I think he means the colloquial or informal use of 'get' to replace the auxilliary very 'be', which is common in BE:
His car got stolen.
The man got hurt in the accident.
The work got done in the end.
Basically, we replace 'be' with 'get' in informal English, especially spoken English. The rest of the sentence stays the same.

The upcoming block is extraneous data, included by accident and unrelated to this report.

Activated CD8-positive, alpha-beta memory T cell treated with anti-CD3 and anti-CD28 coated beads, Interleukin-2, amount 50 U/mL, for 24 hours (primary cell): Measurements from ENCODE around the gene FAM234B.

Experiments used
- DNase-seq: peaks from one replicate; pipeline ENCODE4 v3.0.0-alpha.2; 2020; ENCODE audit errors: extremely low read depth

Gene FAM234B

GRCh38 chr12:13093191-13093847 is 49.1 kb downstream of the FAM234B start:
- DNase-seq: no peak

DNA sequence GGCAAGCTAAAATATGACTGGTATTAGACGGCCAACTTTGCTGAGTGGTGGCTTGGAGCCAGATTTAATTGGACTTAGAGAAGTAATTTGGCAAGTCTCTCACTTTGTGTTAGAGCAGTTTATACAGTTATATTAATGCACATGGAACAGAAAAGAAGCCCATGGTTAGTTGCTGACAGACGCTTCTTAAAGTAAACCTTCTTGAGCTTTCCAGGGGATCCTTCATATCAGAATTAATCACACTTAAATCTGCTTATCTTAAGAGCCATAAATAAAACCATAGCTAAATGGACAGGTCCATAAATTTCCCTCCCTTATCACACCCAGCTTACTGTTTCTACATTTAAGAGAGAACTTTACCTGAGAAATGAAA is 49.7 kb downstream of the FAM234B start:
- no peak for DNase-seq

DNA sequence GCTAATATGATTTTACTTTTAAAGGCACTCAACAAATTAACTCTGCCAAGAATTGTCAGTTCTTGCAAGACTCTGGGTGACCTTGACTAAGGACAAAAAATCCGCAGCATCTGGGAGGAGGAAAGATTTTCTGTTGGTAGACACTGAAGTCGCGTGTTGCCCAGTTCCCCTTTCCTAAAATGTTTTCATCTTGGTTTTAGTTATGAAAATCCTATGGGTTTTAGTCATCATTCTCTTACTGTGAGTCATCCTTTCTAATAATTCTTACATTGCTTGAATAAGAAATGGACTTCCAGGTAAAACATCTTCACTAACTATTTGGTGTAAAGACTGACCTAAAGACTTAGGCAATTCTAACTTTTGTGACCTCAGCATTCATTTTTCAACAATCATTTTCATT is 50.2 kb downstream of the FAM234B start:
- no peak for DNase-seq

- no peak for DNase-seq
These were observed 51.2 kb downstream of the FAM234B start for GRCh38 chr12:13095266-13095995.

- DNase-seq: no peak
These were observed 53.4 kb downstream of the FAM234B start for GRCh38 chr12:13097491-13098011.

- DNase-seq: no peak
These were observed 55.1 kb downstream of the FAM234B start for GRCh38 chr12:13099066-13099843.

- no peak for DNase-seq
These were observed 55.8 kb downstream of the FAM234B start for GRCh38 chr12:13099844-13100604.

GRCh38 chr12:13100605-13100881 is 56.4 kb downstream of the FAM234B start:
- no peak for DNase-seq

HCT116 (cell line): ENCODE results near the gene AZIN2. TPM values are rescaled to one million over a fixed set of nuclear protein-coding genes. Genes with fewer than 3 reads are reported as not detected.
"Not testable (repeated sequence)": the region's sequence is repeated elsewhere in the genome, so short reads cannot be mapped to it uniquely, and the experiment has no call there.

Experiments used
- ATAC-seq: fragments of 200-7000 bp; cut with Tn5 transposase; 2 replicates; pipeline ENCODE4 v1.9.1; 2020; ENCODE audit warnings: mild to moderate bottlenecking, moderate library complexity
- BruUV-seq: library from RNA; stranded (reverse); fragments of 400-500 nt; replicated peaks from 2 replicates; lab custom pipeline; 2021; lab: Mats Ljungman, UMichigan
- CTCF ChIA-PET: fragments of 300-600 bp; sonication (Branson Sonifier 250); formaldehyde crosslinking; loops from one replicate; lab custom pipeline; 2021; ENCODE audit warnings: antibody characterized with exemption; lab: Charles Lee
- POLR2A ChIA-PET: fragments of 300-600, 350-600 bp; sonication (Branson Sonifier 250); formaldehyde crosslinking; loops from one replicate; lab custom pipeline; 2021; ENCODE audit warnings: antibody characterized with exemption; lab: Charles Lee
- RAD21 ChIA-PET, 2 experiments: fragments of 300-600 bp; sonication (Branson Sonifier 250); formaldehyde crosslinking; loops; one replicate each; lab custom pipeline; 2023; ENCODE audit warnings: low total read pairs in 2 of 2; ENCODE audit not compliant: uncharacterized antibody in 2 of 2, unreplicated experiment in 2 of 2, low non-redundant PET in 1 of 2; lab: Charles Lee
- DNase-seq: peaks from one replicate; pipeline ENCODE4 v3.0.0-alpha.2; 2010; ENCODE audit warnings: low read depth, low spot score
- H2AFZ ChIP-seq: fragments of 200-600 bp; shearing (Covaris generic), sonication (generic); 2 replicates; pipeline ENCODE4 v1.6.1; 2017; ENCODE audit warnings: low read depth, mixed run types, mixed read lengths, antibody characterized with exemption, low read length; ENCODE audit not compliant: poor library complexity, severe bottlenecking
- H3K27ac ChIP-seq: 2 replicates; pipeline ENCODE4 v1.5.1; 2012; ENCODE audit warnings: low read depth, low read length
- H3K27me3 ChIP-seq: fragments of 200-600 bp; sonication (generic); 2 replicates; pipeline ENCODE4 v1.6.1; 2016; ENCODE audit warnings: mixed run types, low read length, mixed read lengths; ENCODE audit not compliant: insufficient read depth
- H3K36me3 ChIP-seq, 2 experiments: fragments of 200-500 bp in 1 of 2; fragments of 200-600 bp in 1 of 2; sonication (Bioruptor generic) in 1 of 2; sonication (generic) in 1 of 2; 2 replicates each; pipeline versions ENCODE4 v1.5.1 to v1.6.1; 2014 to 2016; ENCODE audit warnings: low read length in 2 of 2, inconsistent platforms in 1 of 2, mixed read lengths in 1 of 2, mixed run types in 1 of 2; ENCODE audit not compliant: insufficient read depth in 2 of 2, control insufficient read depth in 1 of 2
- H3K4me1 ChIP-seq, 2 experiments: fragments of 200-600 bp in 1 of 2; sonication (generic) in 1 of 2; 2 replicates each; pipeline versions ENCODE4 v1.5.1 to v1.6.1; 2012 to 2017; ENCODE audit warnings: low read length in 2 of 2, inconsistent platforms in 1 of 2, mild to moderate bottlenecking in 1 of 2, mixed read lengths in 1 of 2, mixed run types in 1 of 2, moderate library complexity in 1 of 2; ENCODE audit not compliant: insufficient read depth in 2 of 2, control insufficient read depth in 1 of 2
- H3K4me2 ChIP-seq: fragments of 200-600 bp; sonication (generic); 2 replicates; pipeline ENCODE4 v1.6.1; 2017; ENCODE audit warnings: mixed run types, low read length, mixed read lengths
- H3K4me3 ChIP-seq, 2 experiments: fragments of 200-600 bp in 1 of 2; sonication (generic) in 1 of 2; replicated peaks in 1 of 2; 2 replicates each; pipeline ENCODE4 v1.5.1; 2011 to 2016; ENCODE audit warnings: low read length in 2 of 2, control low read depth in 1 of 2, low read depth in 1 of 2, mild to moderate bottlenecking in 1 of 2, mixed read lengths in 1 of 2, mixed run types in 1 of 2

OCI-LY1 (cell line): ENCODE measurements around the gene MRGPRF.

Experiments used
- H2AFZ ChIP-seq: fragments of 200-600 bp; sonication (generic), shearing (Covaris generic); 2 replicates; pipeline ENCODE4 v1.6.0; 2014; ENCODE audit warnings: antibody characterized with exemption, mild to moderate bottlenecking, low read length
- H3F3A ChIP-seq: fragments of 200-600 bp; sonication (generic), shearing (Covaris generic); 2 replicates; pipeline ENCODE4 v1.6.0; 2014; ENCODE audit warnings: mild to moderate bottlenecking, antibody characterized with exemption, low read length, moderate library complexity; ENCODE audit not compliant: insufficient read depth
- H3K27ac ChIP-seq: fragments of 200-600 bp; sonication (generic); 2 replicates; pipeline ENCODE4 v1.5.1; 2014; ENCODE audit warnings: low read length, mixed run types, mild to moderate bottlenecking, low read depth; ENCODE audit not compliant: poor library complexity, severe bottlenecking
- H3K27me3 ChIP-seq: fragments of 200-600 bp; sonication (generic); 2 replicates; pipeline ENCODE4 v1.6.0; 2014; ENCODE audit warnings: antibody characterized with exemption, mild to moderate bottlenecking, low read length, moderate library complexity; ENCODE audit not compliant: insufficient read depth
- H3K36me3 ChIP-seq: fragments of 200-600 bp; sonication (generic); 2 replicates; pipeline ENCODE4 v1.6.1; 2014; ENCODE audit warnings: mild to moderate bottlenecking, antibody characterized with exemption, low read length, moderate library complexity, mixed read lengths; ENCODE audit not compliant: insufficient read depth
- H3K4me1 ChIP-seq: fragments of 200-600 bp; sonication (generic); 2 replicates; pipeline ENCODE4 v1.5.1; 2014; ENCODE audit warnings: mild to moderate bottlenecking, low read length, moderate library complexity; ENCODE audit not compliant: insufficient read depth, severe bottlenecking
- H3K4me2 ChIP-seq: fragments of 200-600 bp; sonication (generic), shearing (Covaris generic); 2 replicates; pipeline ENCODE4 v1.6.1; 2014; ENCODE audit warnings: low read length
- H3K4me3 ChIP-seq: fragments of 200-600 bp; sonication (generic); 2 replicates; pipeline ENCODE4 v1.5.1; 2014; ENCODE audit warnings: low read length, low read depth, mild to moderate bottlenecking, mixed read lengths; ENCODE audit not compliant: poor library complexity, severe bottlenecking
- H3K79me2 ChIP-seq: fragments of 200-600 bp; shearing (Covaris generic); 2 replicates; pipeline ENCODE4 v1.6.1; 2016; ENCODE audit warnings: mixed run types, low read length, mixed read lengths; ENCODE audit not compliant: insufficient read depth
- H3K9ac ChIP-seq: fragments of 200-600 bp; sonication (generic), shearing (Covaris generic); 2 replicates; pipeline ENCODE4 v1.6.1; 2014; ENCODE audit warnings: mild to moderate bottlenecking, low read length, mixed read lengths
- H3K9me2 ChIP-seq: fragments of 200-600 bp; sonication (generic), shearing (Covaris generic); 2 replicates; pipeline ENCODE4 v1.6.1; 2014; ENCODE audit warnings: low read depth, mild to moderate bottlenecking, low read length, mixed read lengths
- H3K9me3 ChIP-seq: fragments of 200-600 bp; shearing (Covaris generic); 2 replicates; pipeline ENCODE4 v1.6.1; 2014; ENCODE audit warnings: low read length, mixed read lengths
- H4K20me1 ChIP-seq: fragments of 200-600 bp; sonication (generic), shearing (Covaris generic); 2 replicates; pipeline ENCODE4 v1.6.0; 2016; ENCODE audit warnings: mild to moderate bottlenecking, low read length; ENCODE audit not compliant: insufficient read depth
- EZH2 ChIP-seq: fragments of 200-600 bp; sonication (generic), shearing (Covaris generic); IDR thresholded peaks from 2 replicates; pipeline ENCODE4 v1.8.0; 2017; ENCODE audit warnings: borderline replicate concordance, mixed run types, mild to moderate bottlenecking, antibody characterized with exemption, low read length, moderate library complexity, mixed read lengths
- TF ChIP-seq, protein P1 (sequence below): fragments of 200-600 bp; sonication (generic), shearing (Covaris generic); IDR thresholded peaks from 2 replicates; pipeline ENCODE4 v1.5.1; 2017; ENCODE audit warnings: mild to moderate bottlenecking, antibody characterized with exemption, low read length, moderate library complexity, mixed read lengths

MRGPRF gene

'Got' can, just about, be used in the passive, but usually as a phrasal verb:
They got at (teased, treated badly) him.
He was got at.
However, this is about the only example I can think of off the top of my head. ;-)